Zvyagintsev's 'The Return' (2003) was one of the finest films of this decade to date, a fable infused with religious imagery and allegory about a returning father bonding with his two sons, with tragic consequences. The director follows this with another fable with grand themes and impending tragedy at every turn. Whilst on holiday in the countryside, Alex is told by his wife, Vera, that she is expecting a child and that it is not his. Zvyagintsev then considers Alex's reactions and moral dilemmas to this discovery and the tragic consequences of his subsequent actions.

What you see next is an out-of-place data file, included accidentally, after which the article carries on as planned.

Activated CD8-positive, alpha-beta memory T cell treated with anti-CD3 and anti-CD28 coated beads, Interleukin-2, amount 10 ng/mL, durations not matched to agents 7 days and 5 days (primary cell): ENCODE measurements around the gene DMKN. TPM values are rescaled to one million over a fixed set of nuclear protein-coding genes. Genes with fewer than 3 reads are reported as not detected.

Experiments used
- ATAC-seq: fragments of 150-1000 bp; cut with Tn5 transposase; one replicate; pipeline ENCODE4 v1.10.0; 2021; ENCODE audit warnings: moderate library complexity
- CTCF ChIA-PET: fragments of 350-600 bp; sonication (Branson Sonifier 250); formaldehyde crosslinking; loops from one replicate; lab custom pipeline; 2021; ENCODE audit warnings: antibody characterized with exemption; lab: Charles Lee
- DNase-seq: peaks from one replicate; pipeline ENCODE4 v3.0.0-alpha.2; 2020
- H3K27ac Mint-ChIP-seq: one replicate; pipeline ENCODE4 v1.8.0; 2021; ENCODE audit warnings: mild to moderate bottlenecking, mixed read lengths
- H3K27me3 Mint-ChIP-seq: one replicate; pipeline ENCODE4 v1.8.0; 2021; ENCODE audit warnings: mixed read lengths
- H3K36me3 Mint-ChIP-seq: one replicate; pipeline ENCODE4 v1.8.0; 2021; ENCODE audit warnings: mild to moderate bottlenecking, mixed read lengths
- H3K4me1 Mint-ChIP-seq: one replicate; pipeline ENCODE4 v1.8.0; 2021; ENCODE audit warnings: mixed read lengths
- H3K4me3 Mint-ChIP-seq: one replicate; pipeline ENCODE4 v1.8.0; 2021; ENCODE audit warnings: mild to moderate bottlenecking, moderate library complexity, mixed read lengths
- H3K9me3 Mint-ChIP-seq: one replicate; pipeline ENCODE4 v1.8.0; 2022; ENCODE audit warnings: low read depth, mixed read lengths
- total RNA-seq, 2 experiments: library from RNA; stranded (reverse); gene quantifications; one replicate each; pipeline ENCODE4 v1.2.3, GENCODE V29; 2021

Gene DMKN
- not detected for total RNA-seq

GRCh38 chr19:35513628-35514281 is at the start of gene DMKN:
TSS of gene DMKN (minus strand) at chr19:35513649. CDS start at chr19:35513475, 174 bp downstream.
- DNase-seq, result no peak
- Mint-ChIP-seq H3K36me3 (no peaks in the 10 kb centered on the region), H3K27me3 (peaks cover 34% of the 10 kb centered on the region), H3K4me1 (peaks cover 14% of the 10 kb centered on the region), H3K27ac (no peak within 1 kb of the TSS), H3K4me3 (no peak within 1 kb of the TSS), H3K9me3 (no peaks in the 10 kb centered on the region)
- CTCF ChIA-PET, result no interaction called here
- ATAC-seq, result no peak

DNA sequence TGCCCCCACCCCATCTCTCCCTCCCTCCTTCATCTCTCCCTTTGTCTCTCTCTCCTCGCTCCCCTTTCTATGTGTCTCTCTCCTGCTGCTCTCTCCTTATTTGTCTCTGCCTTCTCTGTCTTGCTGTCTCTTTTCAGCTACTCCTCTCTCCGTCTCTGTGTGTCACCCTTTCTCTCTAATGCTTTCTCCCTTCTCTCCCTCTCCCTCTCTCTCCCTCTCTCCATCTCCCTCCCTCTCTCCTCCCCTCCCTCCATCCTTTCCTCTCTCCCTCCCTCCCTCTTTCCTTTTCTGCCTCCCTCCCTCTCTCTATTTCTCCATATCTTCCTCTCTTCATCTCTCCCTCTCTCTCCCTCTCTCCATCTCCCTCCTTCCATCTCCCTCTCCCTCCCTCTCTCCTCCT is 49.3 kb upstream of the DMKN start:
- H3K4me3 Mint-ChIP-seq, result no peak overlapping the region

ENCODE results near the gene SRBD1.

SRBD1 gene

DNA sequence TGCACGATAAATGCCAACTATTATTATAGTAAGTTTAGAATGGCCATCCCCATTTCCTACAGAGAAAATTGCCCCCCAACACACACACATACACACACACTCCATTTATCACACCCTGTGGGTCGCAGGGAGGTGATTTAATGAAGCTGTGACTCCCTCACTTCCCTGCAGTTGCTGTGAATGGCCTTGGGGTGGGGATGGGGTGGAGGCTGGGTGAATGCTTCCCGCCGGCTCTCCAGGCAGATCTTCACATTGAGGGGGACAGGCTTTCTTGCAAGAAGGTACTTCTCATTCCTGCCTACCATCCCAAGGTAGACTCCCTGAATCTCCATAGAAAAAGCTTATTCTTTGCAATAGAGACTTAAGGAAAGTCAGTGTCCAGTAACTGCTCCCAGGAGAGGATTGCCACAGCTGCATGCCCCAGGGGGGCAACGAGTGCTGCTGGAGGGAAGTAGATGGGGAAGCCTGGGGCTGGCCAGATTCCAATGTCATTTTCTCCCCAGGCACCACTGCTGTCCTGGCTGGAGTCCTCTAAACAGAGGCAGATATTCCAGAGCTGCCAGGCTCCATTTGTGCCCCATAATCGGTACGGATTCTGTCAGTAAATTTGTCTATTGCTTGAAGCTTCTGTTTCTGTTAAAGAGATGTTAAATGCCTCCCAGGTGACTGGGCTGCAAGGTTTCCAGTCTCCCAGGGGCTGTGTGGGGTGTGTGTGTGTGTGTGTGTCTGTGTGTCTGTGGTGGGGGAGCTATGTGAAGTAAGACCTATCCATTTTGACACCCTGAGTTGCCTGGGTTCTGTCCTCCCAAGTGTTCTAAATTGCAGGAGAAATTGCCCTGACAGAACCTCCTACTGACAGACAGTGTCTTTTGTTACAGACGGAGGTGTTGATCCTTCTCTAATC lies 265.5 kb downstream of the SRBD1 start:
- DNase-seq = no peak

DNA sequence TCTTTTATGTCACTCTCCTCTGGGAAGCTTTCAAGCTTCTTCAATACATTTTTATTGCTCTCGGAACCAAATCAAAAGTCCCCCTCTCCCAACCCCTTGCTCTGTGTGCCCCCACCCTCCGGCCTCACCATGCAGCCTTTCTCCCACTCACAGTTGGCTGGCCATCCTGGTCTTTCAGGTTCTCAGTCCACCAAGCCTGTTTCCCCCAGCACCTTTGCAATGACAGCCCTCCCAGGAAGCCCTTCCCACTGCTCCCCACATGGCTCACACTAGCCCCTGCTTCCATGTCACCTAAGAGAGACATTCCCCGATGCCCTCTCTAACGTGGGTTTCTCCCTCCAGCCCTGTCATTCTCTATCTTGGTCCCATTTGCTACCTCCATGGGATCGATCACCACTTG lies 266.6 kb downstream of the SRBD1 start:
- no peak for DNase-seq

Konstantin Lavronenko, so powerful in 'The Return', picked up the Best Actor award at Cannes for his performance as Alex, a man devoted to his family whose motives become desperate and selfish upon hearing the bombshell his wife has dropped. The performances generally are as good as you'd expect, but 'The Banishment' remains a flawed but intriguing film which perhaps suffers from trying to over complicate the plot in order to resolve loose ends, which also results in a running time whic...()h is longer than necessary. I'm never the kind if viewer who wants films to be neatly tied up of course, but Zvyagintsev creates a 150 minute epic from this material, with numerous instances where you think he could, and should, end the film, but fails to. A more concise film would have been more rewarding, but providing you have the patience to persevere with it, it still has it's definite merits. 'The Banishment' is very much in the Tarkovsky style, which some may find 'difficult', but even though it's uneven for much of the time, it's never any less than intriguing. 3.5/5